Japan captain Homare Sawa vowed Tuesday to go for gold at next year's London Olympics as her squad returned home to a hero's welcome following their historic triumph at the women's World Cup.
"It's human nature to want more," Sawa, with a gold medal hanging from her neck, told a packed news conference at a hotel in Tokyo.
The gutsy 32-year-old playmaker added: "With this gold medal in front of me, I really feel that my next goal is to grab the Olympic gold medal as we have yet to get any medal at the Olympics."
Japan, who finished fourth at the 2008 Beijing Olympics, came from behind twice to beat world No. 1 twice champion the United States 3-1 on penalties in the final of the World Cup in Frankfurt on Sunday.
It was the first soccer World Cup title for any Asian country and lifted spirits in Japan, which has been recovering from the March 11 earthquake and tsunami which left 21,000 people dead or missing and sparked a crisis at a nuclear power plant.
With their teamwork, crisp passing and never-say-die attitude more than offsetting their physical shortcomings, Japan upset host and holder Germany and Sweden on the way to glory.
"I've come a long way as a member of the Japanese national team over 18 years. I never thought I would get the gold medal," said Sawa, whose career included a stint with U.S. side Washington Freedom.
"The Asian Olympic qualifying round will start this year with other tournaments and matches coming up soon," she said. "I want to condition myself for the battles ahead."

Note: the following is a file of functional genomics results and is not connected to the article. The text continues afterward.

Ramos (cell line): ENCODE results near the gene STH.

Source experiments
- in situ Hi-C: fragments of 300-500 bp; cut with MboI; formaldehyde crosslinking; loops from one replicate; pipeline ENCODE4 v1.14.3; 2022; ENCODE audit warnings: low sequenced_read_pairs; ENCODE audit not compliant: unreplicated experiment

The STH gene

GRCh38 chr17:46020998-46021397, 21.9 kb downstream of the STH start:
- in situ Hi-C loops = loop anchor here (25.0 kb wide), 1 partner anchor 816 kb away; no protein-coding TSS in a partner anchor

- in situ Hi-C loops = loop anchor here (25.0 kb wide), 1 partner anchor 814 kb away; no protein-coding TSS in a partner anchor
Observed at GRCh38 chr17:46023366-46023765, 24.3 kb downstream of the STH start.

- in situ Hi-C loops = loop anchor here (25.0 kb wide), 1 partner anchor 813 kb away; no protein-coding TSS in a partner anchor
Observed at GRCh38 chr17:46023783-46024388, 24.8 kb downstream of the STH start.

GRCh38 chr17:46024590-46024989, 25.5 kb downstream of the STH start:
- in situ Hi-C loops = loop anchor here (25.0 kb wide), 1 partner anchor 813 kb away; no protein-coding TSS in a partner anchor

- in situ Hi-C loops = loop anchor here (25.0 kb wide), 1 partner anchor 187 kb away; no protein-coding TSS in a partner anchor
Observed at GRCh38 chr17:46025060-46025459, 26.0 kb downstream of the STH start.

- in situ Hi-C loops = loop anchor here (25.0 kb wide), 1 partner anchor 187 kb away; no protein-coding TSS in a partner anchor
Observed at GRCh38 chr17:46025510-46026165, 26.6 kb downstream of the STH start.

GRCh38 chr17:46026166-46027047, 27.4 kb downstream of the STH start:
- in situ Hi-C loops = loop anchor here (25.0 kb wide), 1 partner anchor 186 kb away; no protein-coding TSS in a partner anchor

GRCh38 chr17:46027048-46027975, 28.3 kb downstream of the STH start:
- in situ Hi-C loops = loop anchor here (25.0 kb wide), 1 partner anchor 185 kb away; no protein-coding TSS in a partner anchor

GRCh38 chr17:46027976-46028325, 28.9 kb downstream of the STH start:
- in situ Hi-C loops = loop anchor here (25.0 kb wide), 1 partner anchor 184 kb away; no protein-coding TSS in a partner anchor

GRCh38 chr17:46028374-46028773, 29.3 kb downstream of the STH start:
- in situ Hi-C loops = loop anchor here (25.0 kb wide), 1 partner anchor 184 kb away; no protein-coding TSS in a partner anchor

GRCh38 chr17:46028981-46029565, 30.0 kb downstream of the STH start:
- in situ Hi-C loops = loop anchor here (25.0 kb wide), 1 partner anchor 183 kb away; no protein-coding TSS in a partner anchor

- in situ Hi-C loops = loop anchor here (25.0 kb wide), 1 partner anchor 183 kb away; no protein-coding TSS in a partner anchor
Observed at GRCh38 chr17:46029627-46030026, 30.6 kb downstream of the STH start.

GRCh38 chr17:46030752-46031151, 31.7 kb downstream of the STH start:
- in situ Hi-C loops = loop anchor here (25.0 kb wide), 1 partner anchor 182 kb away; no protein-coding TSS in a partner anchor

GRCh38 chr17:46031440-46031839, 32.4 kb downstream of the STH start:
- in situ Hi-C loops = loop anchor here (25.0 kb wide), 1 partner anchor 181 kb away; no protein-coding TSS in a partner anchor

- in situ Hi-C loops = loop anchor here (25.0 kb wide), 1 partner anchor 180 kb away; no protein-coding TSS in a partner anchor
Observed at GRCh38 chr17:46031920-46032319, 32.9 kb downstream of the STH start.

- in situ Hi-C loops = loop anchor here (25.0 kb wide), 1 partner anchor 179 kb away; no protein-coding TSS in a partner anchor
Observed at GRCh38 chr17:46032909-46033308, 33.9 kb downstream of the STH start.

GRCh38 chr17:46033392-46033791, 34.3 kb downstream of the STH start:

Asian qualifying will be held in China in September with six nations -- Australia, China, Japan, North Korea, South Korea and Thailand -- vying for two Olympic berths.
"We still lag behind the United States and Germany in many aspects," admitted Sawa, who won the golden boot with five goals and was named the most valuable player at Germany 2011. "We must improve individual skills much more."
Japan coach Norio Sasaki said: "We were gutted when we finished fourth in Beijing. We will really want a medal at the next London Olympics. We need to reinforce our basics and stay on our guard."
Both Sawa and Sasaki believe the World Cup victory will boost women's soccer at home, where many players are less privileged in wages and conditions than their counterparts in the west, especially the United States.
"I really think Japanese women are fit for soccer. I want them to feel like kicking a ball because it's fun," the coach said.
Sawa added: "I want to tell children to have a dream -- and never give up."© Agence France-Presse